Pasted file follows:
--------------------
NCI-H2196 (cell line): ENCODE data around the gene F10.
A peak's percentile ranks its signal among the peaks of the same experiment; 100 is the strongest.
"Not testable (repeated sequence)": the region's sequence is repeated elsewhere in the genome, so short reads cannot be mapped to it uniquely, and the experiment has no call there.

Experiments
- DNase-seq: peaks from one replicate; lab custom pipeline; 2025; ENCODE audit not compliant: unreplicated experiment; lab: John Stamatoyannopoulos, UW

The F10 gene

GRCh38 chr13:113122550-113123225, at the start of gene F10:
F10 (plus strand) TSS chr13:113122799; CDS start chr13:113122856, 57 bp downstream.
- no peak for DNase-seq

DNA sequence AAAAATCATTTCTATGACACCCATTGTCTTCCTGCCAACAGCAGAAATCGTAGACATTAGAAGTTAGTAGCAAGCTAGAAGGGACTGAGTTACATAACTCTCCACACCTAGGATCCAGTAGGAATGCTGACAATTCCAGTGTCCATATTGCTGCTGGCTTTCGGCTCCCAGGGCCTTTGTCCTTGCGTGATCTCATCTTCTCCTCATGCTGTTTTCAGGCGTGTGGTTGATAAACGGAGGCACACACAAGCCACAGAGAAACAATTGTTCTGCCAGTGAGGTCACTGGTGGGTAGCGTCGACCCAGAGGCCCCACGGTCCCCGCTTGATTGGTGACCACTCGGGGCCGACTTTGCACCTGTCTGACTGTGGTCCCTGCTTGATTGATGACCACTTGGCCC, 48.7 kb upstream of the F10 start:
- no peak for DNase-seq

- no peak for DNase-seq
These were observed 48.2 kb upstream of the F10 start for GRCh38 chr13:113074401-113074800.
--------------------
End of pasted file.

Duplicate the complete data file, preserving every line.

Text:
NCI-H2196 (cell line): ENCODE data around the gene F10.
A peak's percentile ranks its signal among the peaks of the same experiment; 100 is the strongest.
"Not testable (repeated sequence)": the region's sequence is repeated elsewhere in the genome, so short reads cannot be mapped to it uniquely, and the experiment has no call there.

Experiments
- DNase-seq: peaks from one replicate; lab custom pipeline; 2025; ENCODE audit not compliant: unreplicated experiment; lab: John Stamatoyannopoulos, UW

The F10 gene

GRCh38 chr13:113122550-113123225, at the start of gene F10:
F10 (plus strand) TSS chr13:113122799; CDS start chr13:113122856, 57 bp downstream.
- no peak for DNase-seq

DNA sequence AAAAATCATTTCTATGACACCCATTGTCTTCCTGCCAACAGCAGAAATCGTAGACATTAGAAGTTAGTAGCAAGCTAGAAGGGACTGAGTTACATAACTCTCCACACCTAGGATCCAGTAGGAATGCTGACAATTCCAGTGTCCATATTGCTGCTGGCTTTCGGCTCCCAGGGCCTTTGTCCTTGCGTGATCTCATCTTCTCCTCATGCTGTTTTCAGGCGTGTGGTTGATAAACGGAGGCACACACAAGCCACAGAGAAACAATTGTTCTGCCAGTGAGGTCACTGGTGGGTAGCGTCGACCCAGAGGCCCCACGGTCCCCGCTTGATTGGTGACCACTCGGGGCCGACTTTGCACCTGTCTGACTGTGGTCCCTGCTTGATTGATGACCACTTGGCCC, 48.7 kb upstream of the F10 start:
- no peak for DNase-seq

- no peak for DNase-seq
These were observed 48.2 kb upstream of the F10 start for GRCh38 chr13:113074401-113074800.